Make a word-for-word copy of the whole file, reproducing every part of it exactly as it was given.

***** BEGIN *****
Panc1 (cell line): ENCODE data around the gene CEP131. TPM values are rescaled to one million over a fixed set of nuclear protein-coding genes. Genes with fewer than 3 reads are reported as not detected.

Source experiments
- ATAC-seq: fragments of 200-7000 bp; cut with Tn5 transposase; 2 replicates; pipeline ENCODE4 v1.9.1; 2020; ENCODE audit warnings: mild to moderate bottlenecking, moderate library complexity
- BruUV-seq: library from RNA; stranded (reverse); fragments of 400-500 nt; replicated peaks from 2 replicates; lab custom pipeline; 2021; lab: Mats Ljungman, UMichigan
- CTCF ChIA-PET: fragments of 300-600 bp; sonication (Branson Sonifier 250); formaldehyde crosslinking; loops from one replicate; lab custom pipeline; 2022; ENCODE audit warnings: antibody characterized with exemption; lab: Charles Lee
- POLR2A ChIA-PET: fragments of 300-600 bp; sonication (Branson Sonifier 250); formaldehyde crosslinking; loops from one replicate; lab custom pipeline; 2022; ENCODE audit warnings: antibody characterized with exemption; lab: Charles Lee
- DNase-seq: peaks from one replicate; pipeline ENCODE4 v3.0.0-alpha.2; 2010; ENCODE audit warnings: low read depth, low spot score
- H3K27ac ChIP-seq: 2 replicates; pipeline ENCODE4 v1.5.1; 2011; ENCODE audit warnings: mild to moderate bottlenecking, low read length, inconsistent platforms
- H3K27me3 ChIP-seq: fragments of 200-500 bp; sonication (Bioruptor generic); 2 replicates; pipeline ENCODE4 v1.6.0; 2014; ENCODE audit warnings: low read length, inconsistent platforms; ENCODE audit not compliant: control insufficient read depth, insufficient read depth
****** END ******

Panc1 (cell line): ENCODE data around the gene CEP131. TPM values are rescaled to one million over a fixed set of nuclear protein-coding genes. Genes with fewer than 3 reads are reported as not detected.

Source experiments
- ATAC-seq: fragments of 200-7000 bp; cut with Tn5 transposase; 2 replicates; pipeline ENCODE4 v1.9.1; 2020; ENCODE audit warnings: mild to moderate bottlenecking, moderate library complexity
- BruUV-seq: library from RNA; stranded (reverse); fragments of 400-500 nt; replicated peaks from 2 replicates; lab custom pipeline; 2021; lab: Mats Ljungman, UMichigan
- CTCF ChIA-PET: fragments of 300-600 bp; sonication (Branson Sonifier 250); formaldehyde crosslinking; loops from one replicate; lab custom pipeline; 2022; ENCODE audit warnings: antibody characterized with exemption; lab: Charles Lee
- POLR2A ChIA-PET: fragments of 300-600 bp; sonication (Branson Sonifier 250); formaldehyde crosslinking; loops from one replicate; lab custom pipeline; 2022; ENCODE audit warnings: antibody characterized with exemption; lab: Charles Lee
- DNase-seq: peaks from one replicate; pipeline ENCODE4 v3.0.0-alpha.2; 2010; ENCODE audit warnings: low read depth, low spot score
- H3K27ac ChIP-seq: 2 replicates; pipeline ENCODE4 v1.5.1; 2011; ENCODE audit warnings: mild to moderate bottlenecking, low read length, inconsistent platforms
- H3K27me3 ChIP-seq: fragments of 200-500 bp; sonication (Bioruptor generic); 2 replicates; pipeline ENCODE4 v1.6.0; 2014; ENCODE audit warnings: low read length, inconsistent platforms; ENCODE audit not compliant: control insufficient read depth, insufficient read depth